“It’s not the strongest creative content that survives, nor the most intelligent. It is the one that is most adaptable to change.”
Charles Darwin may very well be the most quoted person of the past 150 years. So, what’s the big deal? More important to us, how does he apply to creativity? At the heart of Darwin’s theory was the idea that each species adapts to its environment. From this process of change, new species arise. This theory has relevance to agencies and marketers seeking to spread their message in a changing marketplace; let’s call this the marketing evolution.
While on a journey aboard the HMS Beagle (now that would be a cool name for an ad agency), Darwin observed that every island of the Galapagos had its own type of finch. While these birds were closely familiar, they differed in subtle, but significant ways. This holds truth when a marketer attempts to distribute their message across various platforms.
Darwin theorized that organisms best suited to their environment had a greater chance of survival and reproduction. They passed along their key survival characteristics to their offspring
Today’s agencies and marketers that distribute brand messages through multiple platforms are prone to Darwin’s theory. Competing for attention in each channel, key “survival traits” are necessary for optimal success. While “content is king,” both context and relevance matter — if neglected, the message can disappear and the brand faces extinction.
Here are 5 theories Darwn outlined in On the Origin of Species, and how they apply to brand content marketing evolution:
1. Evolution “While species come and go through time, they change during their existence” — Branding and marketing isn’t new. Brands have always relied content to survive. But, content has evolved over time. It started as stories told around the campfire to teach and entertain family and friends. Make sure your brand’s content can evolve with the times. The best way to accomplish this is to use stories about your business. Storybuilding (I don’t like the cliché “storytelling”) is how people will remember your brand.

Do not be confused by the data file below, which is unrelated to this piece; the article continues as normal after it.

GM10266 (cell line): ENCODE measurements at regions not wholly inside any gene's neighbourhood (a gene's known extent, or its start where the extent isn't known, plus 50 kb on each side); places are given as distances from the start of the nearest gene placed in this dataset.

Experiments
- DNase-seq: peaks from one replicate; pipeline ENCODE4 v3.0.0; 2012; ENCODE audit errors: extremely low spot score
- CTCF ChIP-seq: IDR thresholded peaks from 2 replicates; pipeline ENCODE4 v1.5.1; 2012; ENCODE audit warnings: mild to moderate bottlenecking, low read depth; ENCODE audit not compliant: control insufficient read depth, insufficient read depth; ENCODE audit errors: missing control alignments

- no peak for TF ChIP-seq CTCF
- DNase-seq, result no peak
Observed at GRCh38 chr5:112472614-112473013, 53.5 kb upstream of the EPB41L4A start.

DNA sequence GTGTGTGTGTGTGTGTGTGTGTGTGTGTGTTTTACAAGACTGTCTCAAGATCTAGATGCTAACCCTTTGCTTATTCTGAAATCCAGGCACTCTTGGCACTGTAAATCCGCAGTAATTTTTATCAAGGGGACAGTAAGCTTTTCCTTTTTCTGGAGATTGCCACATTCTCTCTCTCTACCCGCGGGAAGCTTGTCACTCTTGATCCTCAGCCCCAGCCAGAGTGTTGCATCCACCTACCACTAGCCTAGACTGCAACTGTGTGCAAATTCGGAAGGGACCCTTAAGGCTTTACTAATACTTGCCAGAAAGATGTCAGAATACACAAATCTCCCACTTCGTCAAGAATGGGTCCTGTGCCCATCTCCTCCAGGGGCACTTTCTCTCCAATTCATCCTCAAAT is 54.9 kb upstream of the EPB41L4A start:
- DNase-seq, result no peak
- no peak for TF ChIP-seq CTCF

2. Common Descent “While organisms descend from one or more common ancestors, they diversify from the original stock” — Diversify your content! Use various techniques – text, photos, infographics, videos, etc.. Don’t be a one trick pony.
3. Species Multiply “Diversification involves the population of one species changing until they become two distinct species” — Allow your brand message to multiply. Create subsequent content around your core brand and products. Your brand will take on exponential lives.
4. Gradualism “New species don’t occur suddenly. Rather evolutionary alterations happen with small incremental changes inside populations” — Content distribution is not effective simply by getting it out there (except maybe here at). Adapt it powerfully for each platform and channel. Drip it.
5. Natural Selection “Evolution occurs due to differences between individual species’ therefore some variations provide improved chances for survival” — Just as natural selection affects species competition, each piece of marketing content struggles for attention. Success is not about mass volume attention but about the most relevant content to the most relevant consumer. Create content that ensures that. Successful messages survive.
About the author: Mike Palma
In 2006, Mike launched The Palma Group as a hybrid ad agency headhunting/rainmaking firm which made for big news: http://www.adweek.com/news/advertising/ex-bbdo-atlanta-exec-opens-palma-group-83330. He has helped deliver hundreds of accounts and talented people to clients since.